Dr. Death, Em dashes, and International Literacy Day

Happy International Literacy Day!

Visit literacyworldwide.org and check out their Literacy Today and Literacy Daily articles. There are some really heartwarming stories about teachers empowering students by encouraging creativity.

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In 2017 I became fascinated by the inner workings of the medical field. Not just because I made a MASSIVE career change but because the human body and how society moves around and interacts with the human body has always been extremely interesting.

I am also fascinated by true crime stories. So the Dr. Death Podcast by Wondery is an absolutely amazing and chilling listen. I won’t spoil anything for you and I strongly encourage you to give it a try but be sure to steel yourself; the subject matter is very heavy and not family friendly.

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For those of you who are interested in grammar drama, this article was published in the New York Times a few months ago and it made me shake my head in dismay. I had no idea there were so many people casing shade on the Em-dash.

Read The Em Dash Divides by Kate Mooney here.

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One of my grad school mentors, Bhanu Kapil, keeps a blog. This is an interview between Bhanu and her grandmother, who was a child in 1947 during the Partition of India in which 14 million people were displaced and between 200,000 and 2 million were killed (so says Wikipedia). This year is the 72nd anniversary.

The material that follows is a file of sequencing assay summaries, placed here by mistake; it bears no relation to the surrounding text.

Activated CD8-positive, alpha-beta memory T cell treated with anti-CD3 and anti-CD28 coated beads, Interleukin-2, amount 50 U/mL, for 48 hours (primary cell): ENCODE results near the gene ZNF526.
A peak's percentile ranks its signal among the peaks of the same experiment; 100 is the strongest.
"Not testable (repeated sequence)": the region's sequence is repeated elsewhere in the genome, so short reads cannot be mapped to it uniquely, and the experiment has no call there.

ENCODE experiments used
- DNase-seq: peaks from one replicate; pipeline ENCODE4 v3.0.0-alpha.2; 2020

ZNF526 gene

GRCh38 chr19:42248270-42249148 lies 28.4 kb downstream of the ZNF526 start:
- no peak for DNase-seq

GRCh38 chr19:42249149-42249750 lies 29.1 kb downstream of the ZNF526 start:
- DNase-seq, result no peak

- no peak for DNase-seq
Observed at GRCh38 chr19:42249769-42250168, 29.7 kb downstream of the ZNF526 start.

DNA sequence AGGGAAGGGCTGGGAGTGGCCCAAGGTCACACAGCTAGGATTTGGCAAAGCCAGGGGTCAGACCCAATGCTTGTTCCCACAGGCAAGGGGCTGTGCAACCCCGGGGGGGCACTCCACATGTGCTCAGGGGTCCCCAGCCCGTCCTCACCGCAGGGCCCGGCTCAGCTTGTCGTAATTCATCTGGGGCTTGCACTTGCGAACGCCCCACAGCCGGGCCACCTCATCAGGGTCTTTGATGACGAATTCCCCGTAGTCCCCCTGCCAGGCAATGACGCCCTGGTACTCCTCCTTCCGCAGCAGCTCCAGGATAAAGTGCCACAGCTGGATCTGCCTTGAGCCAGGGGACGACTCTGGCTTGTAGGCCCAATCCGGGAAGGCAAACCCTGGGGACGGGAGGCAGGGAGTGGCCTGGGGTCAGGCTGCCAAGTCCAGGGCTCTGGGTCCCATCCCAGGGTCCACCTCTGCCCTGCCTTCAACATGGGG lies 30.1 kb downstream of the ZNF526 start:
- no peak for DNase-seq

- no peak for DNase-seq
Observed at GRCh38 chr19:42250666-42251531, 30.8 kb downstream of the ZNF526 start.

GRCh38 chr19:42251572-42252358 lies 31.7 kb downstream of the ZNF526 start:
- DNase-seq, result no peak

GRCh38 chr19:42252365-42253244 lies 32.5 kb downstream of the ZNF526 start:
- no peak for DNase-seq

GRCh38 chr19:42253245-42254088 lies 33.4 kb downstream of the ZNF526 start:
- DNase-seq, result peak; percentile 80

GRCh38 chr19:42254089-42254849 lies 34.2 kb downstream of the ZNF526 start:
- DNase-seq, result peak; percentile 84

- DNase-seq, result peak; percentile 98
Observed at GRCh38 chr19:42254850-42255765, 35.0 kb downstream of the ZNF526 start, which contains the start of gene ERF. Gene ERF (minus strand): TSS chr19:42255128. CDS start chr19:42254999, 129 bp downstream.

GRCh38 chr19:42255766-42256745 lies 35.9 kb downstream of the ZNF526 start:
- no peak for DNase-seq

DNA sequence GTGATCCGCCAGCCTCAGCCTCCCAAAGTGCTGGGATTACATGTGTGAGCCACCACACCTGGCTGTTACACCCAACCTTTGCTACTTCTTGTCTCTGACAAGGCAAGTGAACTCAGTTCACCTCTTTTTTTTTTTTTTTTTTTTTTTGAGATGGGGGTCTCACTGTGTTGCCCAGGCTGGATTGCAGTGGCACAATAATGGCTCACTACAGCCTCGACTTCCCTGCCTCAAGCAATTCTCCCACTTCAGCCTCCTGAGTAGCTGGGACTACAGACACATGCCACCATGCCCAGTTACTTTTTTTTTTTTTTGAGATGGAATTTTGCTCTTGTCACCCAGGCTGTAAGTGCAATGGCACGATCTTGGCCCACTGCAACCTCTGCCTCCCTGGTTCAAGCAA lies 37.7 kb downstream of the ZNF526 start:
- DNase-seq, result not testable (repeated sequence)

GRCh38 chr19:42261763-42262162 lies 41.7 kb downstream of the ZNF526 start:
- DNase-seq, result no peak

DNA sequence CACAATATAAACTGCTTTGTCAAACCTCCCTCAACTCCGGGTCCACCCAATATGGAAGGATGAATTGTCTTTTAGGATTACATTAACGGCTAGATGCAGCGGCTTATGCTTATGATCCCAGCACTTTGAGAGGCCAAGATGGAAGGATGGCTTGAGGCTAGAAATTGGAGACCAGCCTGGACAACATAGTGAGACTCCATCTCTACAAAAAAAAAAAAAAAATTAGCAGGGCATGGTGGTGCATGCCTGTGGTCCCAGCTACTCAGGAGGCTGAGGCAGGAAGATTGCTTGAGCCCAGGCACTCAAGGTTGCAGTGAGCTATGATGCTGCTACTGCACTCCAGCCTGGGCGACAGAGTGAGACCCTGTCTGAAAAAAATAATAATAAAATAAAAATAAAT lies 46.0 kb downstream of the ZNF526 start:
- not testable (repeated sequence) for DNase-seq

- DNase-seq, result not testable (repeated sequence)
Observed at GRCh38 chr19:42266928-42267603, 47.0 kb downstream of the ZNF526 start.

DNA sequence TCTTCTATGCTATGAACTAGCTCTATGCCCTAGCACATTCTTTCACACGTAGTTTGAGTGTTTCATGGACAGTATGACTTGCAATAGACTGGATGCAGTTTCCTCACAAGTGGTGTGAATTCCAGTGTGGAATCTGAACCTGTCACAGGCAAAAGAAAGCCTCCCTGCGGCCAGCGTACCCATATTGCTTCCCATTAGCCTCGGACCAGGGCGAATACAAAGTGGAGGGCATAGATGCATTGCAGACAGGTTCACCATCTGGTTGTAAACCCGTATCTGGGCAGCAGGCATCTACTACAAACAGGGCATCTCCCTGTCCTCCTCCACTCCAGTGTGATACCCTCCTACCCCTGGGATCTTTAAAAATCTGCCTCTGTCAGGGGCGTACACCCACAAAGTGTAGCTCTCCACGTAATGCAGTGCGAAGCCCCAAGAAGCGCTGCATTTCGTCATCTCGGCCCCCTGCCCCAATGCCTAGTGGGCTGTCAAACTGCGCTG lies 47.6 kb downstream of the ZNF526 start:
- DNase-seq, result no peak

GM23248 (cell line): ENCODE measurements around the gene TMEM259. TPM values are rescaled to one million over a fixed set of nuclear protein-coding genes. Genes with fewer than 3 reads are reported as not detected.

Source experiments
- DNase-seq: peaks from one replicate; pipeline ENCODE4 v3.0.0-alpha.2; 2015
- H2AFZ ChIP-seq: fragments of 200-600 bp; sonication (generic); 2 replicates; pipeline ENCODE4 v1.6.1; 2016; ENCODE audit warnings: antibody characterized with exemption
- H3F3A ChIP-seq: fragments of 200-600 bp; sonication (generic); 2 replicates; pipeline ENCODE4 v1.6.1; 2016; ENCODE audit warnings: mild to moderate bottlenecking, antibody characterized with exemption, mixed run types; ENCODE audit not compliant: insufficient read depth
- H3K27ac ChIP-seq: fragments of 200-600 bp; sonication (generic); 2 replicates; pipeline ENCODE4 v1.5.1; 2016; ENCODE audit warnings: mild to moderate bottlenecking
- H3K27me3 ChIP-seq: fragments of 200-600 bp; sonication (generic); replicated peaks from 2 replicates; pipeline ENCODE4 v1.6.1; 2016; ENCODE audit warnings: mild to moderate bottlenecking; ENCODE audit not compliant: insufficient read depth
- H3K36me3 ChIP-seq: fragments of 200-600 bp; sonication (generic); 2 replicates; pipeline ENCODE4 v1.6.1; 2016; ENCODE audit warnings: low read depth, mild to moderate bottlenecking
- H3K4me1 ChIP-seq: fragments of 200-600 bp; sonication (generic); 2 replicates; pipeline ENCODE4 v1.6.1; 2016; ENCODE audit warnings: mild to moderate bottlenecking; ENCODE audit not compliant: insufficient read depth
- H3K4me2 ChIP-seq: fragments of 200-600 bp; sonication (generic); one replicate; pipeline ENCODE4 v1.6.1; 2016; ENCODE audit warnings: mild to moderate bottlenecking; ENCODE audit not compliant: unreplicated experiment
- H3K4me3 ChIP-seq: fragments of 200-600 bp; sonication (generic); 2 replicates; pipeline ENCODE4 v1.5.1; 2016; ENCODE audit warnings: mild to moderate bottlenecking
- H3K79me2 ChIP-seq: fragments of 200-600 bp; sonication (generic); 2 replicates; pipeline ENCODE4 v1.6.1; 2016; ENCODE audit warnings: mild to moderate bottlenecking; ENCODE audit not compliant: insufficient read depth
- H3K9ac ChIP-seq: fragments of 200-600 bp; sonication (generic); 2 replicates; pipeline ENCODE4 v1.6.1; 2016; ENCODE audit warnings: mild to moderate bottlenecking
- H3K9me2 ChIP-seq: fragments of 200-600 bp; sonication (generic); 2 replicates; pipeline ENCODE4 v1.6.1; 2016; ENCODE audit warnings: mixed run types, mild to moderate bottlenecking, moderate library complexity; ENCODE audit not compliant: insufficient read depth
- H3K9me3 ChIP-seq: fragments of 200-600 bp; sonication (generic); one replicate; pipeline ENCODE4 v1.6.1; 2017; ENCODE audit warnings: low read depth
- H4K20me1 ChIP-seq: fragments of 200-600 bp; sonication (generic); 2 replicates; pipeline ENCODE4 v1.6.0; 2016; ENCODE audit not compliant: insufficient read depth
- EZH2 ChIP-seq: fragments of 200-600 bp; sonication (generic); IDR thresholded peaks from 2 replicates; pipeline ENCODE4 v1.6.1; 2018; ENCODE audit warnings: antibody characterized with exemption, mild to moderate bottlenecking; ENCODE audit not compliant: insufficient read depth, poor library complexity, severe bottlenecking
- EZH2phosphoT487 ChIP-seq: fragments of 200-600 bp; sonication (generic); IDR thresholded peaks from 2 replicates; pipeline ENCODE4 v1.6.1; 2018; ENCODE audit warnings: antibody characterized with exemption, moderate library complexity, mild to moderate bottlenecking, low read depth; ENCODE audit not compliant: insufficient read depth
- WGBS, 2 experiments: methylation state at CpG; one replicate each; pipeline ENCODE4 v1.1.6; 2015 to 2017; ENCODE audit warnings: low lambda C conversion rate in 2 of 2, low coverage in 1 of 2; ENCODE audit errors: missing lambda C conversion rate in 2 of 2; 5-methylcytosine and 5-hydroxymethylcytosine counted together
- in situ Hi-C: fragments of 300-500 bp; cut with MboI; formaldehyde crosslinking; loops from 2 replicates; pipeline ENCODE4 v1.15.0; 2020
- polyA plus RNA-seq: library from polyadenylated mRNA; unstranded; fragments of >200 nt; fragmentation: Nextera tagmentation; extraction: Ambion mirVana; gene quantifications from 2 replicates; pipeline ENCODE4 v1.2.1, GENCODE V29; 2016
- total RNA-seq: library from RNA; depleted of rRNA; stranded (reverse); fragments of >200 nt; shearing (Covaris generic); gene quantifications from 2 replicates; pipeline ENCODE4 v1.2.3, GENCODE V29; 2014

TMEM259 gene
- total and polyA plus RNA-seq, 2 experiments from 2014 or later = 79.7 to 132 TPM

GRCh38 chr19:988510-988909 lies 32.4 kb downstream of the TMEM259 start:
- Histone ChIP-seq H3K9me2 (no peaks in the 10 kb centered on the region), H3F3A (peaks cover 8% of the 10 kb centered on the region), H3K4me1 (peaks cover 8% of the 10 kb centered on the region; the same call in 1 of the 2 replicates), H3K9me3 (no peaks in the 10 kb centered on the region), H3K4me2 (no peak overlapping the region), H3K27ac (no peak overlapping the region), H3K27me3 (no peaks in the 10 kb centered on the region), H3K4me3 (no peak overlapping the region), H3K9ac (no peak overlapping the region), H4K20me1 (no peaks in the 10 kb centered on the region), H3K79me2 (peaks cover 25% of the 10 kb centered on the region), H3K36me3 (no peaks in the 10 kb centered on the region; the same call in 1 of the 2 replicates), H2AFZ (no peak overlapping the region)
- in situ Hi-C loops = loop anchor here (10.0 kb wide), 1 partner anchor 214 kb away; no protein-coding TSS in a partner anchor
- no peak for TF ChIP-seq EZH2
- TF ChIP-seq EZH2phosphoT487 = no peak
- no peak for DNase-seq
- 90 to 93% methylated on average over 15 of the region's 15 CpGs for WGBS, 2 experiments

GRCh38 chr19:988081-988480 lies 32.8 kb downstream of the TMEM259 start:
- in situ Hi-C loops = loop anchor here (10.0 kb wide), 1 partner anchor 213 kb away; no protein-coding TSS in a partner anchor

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A poem about how hard girlhood is: The mother finds her own wild, lost beginnings deep within the body of her daughter by Mary Jean Chan

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Photo Credit: The New York Times, Leigh Wells

In the Voice of My Poetry

My poetry is about finding lost things.

If drinking makes you sick, don’t drink.

Find a clean puddle and dip your cup in that; drink the moon on the water.

My grandmother never wanted my grandfather to leave (he was an alcoholic). She had one sister who thought she was prettier than everyone else. Her grave has dead plants on it. And pink marble.

My poetry is about falling across the road as a bloody smear and making a new boundary, a new border.

My poetry is about an imaginary map.

I was born alone.

Wild roses are my favorite.

My poetry is about rotting and returning to the earth.

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This post is inspired by Bhanu Kapil’s Blog

Photo by Felipe Santana on Unsplash